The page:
News and Facts about Cuba

Cuba establishes banking relationship in US, furthering ties

Cuba establishes banking relationship in US, furthering ties
Associated Press

Cuba has established a banking relationship in the U.S., clearing
another major obstacle to the countries re-establishing diplomatic
relations, a senior State Department official said Tuesday.

The official refused to identify the bank, though news reports had
suggested Cuba was negotiating with a Florida-based financial
institution. The Cuban government will make an announcement soon, said
the U.S. official, who wasn’t authorized to be quoted by name and
briefed reporters anonymously.

There was no immediate response from Cuba’s government.

Securing banking operations was among Cuba’s biggest demands as
diplomats try to make good on the promises of Presidents Barack Obama
and to restore embassies in Washington and Havana after a
half-century interruption. Without an account, the Cuban Interests
Section in Washington has been forced to pay bills and salaries with
cash, often resorting to hauling in money from Cuba to maintain operations.

Another major hurdle to rapprochement, the U.S. designation of Cuba as a
state sponsor of terrorism, expires May 29.

Senior American and Cuban officials will gather again this week in
Washington to canvass the remaining differences between the former Cold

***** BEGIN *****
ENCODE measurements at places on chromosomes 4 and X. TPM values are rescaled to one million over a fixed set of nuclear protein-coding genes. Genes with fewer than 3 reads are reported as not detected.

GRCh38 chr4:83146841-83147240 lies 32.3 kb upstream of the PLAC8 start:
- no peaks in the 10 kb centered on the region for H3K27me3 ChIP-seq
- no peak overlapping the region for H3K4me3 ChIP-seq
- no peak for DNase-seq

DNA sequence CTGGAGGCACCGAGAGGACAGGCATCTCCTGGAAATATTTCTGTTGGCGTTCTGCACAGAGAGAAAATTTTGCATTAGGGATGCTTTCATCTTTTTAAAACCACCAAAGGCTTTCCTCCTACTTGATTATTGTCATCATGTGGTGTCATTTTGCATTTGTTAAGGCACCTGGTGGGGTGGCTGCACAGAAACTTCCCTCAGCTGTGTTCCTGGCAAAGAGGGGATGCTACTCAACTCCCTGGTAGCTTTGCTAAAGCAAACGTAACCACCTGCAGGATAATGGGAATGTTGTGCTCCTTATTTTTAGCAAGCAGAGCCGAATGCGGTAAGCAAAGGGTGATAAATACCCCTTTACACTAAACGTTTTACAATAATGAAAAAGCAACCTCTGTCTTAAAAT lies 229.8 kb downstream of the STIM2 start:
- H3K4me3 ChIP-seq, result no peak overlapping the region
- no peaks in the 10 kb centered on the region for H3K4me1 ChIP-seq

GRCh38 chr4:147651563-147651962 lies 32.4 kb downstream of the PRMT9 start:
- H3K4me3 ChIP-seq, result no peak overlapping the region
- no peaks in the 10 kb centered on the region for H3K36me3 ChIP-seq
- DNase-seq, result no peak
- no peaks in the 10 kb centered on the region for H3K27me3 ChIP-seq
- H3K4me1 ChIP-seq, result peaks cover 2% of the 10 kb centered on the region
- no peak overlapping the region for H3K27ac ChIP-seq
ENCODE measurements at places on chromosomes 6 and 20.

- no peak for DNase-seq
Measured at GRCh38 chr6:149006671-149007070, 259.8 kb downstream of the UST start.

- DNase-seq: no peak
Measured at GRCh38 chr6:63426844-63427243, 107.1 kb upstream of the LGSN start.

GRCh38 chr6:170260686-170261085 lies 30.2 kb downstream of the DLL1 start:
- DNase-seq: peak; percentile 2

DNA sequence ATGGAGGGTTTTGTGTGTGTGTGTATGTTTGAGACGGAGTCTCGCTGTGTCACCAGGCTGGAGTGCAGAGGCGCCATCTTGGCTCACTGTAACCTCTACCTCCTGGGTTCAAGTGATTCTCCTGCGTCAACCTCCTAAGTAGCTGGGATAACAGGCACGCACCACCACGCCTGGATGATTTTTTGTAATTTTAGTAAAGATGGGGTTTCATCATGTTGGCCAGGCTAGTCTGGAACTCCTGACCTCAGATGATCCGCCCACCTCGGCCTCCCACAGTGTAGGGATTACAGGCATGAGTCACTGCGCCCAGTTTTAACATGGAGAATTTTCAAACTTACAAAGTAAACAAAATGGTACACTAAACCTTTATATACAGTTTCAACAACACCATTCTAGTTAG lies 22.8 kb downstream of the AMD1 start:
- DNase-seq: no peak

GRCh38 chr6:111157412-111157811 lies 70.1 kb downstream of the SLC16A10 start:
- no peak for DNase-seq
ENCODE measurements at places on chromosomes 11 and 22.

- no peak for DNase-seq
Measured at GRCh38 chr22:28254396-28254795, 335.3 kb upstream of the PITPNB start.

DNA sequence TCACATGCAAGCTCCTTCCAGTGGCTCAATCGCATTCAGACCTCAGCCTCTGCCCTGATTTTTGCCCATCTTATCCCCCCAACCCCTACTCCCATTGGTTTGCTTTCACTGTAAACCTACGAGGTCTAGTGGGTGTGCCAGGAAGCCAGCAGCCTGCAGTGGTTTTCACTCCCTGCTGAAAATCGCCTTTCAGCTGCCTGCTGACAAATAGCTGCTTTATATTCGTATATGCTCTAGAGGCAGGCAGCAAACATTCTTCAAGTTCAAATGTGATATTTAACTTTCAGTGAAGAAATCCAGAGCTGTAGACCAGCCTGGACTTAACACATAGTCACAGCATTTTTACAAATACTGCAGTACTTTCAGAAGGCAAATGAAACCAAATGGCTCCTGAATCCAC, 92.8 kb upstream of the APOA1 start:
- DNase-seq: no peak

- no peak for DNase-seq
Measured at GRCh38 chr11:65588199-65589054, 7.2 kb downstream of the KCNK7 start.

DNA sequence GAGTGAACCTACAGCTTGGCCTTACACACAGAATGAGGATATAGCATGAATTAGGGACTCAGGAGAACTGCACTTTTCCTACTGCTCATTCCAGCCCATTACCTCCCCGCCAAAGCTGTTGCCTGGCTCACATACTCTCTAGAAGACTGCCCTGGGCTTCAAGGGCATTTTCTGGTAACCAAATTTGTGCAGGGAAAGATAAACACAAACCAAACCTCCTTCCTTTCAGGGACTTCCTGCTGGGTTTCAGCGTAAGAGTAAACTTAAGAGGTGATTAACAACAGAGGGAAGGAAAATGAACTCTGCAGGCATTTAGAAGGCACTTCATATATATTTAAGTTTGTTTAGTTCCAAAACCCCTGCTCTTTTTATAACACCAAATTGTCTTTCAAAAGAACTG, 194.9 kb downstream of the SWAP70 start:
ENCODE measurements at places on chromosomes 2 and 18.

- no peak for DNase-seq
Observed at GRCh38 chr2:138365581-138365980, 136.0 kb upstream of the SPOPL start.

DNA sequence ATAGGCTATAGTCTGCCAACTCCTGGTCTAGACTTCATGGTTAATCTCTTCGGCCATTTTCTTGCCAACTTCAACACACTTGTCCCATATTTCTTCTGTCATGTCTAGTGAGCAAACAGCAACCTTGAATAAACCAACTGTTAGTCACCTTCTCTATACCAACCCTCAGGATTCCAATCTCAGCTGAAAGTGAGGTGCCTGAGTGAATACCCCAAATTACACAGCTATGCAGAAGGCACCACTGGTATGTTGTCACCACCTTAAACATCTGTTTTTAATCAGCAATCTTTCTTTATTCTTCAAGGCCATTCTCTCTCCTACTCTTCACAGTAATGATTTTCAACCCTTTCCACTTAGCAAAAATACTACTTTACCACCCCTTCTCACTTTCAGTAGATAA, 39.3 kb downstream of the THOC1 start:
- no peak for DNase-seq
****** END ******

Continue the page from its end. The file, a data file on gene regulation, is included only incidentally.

War enemies.

The Obama administration is trying to secure guarantees that its
diplomats can wherever they want on the island and meet whomever
they please, even if that includes dissidents and others the Cuban
government accuses of trying to bring down its socialist system.

Cuba says a full “normalization” of relations must include an end to the
U.S. economic and the closing of the U.S. naval base at
Guantanamo Bay — two matters U.S. officials say aren’t on their
immediate agenda. Obama has significantly loosened the embargo in recent
months, but only Congress has the power to revoke it entirely.

Another issue to surface recently is the U.S. training of Cuban
journalists, which Castro recently called an “” infringement on
Cuba’s sovereignty.

The senior State Department official stressed that the U.S. runs
democracy programs in “restrictive environments” around the world, and
that those in Cuba are designed to best serve the Cuban people. The
training of journalists is done both inside and outside of the country
by journalism professors and others experienced in the field.

The official, however, left open the idea of such programs changing in
future as Cuba further opens up.

The official provided no date for an expected completion of negotiations
and announcement on restoring embassies.

Source: Cuba establishes banking relationship in US, furthering ties |
Miami Herald Miami Herald –

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